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Friday, Sept. 22, 2017

Unique examples, core concepts

This week the items I selected focus on a range of core news literacy concepts in interesting ways, including algorithmic news judgment, two efforts to play the watchdog role by exposing racism, a partisan organization's website masquerading as news and a new survey reflecting alarming attitudes among college students about First Amendment protections. I hope, as always, these examples and ideas help you integrate news literacy into your classrooms next week. Have a great weekend, everyone.

                                                                                                        — Peter 

 Exposing or normalizing?

On Tuesday, The State (a McClatchy newspaper in Columbia, South Carolina) published an overtly racist letter to the editor. The writer, who has a history of making racist claims, argues that the recent controversy about removing Confederate monuments revolves around one question: Was John C. Calhoun right or wrong when he made his infamous claim that American slavery was “a positive good”? Cindi Ross Scoppe, the editor at The State who decided to run the letter, followed up by explaining that she included it to “hold a mirror up to our community, so it can examine itself, warts and all.” Others — for example, in this Twitter thread  argue that such opinions have no place in public discourse and should be excluded.

  • Note: Should you decide to use this difficult example in the classroom, please prepare your students for it. In its Sept. 14 episode, the public radio program "On the Media" had a thoughtful segment about these kinds of opinions and the need for trigger warnings when introducing them in the classroom. A background discussion about the debate over removing Confederate monuments could also be helpful.
  • Discuss: Was The State right to publish the letter? Did doing so expose racist ideas in a positive way that will prompt community reflection or in a negative way that will normalize these ideas and make them appear open to debate? Did the paper merely provide a forum for views that many people find reprehensible? Should the paper have included an editor’s note the day the letter ran? Why or why not?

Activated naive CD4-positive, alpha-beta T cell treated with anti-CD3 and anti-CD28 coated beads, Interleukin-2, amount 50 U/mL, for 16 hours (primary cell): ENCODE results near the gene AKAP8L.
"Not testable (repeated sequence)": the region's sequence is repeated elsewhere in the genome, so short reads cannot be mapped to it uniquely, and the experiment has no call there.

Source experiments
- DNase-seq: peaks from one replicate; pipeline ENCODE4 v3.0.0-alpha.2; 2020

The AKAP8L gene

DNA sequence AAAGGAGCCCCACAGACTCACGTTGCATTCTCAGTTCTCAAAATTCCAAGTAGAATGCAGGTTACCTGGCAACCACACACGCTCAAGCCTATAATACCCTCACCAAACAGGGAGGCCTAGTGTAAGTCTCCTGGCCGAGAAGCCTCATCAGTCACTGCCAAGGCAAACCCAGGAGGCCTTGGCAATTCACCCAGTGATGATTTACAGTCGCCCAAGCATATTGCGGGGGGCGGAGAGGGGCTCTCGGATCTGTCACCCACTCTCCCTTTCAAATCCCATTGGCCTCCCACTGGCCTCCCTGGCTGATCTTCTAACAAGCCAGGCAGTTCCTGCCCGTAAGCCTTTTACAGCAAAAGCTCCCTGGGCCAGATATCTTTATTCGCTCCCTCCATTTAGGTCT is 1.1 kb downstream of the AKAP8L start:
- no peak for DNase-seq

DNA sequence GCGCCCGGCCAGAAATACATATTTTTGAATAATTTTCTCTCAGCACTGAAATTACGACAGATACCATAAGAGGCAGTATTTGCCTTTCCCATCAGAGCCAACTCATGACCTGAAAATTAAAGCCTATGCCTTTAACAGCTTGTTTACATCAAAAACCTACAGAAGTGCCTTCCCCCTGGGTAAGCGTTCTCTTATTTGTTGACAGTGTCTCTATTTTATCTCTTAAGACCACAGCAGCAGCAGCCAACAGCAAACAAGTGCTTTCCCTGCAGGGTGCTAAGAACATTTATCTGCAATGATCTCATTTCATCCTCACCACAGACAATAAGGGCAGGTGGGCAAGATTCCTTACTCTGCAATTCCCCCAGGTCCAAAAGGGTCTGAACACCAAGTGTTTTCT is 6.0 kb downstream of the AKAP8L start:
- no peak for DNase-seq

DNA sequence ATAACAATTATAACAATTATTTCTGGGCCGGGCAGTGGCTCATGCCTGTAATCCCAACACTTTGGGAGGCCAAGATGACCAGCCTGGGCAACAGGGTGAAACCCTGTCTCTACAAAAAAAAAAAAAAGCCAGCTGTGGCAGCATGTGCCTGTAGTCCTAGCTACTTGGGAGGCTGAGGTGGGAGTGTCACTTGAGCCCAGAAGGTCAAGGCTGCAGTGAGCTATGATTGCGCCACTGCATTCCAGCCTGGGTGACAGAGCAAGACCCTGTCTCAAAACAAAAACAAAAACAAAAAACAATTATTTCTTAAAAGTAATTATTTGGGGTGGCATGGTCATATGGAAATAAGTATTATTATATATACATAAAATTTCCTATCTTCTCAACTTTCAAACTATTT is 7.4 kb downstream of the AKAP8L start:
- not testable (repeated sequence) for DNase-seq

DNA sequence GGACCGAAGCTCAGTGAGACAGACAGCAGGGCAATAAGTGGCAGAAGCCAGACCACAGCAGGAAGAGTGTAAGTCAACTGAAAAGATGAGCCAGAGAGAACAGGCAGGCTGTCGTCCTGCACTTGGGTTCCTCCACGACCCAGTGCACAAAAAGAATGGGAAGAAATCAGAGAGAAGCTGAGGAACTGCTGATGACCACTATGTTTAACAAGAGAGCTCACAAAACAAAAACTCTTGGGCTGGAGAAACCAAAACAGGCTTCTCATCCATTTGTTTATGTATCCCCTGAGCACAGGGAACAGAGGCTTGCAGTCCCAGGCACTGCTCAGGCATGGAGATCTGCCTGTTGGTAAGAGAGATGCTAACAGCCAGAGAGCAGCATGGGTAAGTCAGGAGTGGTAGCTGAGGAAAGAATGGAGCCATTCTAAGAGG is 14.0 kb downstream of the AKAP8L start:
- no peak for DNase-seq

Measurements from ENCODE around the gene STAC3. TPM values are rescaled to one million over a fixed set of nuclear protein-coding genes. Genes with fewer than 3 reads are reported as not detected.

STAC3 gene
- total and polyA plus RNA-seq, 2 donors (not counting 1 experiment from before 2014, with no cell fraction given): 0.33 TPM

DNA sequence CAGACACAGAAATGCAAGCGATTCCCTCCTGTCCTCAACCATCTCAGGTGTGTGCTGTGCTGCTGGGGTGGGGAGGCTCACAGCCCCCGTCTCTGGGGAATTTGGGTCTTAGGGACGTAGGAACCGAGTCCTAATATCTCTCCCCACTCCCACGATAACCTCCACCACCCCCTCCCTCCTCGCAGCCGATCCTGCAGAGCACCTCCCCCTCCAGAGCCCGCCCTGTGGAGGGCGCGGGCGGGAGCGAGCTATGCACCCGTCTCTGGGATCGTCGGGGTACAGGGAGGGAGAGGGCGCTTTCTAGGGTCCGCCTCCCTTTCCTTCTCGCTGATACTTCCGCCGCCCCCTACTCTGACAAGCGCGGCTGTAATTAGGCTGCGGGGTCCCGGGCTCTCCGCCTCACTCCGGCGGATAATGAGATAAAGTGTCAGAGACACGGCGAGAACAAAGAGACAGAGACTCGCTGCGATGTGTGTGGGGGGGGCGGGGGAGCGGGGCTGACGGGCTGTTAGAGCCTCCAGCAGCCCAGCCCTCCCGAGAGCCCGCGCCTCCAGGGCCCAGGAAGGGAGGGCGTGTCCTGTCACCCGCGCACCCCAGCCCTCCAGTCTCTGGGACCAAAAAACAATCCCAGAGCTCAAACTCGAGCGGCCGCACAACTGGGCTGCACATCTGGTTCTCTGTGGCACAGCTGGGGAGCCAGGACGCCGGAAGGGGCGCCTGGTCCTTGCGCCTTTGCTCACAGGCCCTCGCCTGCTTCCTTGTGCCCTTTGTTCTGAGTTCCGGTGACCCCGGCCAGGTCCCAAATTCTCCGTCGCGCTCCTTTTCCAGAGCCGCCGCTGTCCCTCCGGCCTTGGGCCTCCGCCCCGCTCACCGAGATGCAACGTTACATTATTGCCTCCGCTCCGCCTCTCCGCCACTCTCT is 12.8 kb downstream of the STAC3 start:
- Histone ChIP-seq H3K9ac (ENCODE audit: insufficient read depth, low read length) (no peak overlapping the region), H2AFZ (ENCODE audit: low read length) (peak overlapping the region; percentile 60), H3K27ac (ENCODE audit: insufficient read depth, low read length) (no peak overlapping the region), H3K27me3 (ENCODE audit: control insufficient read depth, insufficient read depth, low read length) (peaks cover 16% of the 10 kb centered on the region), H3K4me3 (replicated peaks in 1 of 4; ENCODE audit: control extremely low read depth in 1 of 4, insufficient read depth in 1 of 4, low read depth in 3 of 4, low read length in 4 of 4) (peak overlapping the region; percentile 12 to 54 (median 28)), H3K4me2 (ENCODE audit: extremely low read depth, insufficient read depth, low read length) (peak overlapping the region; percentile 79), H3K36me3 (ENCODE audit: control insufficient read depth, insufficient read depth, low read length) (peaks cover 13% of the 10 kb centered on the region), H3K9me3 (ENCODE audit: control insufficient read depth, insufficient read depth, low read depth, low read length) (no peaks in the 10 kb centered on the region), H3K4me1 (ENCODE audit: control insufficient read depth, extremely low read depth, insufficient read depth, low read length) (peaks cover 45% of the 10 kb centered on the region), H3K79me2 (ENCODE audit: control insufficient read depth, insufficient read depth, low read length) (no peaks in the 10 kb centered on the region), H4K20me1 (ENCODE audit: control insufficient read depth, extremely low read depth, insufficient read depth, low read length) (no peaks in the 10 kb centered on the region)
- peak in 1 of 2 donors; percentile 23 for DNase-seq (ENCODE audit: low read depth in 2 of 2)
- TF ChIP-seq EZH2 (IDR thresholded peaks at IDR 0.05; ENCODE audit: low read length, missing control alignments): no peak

• Act: Have your students write to The State or to Cindi Ross Scoppe and share their thoughts.

GOP governors' gambit

The Associated Press reported this week that in July the Republican Governors Association (RGA) launched an online publication — the Free Telegraph — that resembles a politics news site but promotes only Republicans and disparages Democrats. The AP also reported that the site’s domain was registered using a proxy agent to disguise its origin. After AP reporters made inquiries last week, a box was added at the bottom of the home page, stating that the RGA was paying for the site. The Free Telegraph also has several social media accounts, none of which have a similar disclosure statement.

  • Discuss: All political parties create communications to advance their political goals, sometimes using misleading tactics. Does presenting these communications as "news" (initially without a disclosure) cross an ethical line or is the site just a clever and effective way for the RGA to get its message out? 
  • Idea: Challenge students to explore and collect other examples of political communications, including those from activists, advocacy organizations and political parties. Then have teams of students give each one an ethics ranking with a short explanation of their process.
"If speech is violence, then violence becomes a justifiable response to speech."
                                                         Catherine Rampell, The Washington Post

 Viral rumor rundown

 Networked newsworthiness

Twitter launched a Popular Articles feature this week that curates tweets that got high engagement (likes and retweets) from the people you follow. This helps mitigate the relentless, nonstop timeline that always has something new, forcing users to miss a lot when they're not looking. While other social platforms have had similar features for years, I’m including this one here because I think the reality of crowd-sourced curation — your network’s information consumption choices influencing, or even becoming, your own — represents an intersection between digital literacy and news literacy that is important for students to explore.

  • Discuss: What are the advantages and potential pitfalls of having a social media feed sorted chronologically? Sorted by engagement of those you’re connected to?
  • Idea: Start a few class Twitter accounts (not fake people-based profiles, please!) and follow different groups of people with each. For example, use one to follow only strong partisans on the left, another to follow strong partisans on the right, and still another to follow mainstream news organizations and journalists. (Keep going if you like: activist organizations, universities, celebrities, sports figures, brands, etc.) Then check the Popular Articles for each once a day or week and compare the results. How are they different? What impact could the feature have if each the accounts you created belonged to actual people?
  • Relevant and related: An American Press Institute study from March found that people’s trust in information is influenced more by who shared it than who created it.

Do you want to help your students make sense of the torrent of news and information streaming through their online worlds?


Join me and my colleague, John Silva, for the final two workshops in our PD series “Teaching News Literacy.” 

Details and registration here.

(Use the promo code PREMIUM and get 50 percent off your registration.)

 Facebook's ad disclosures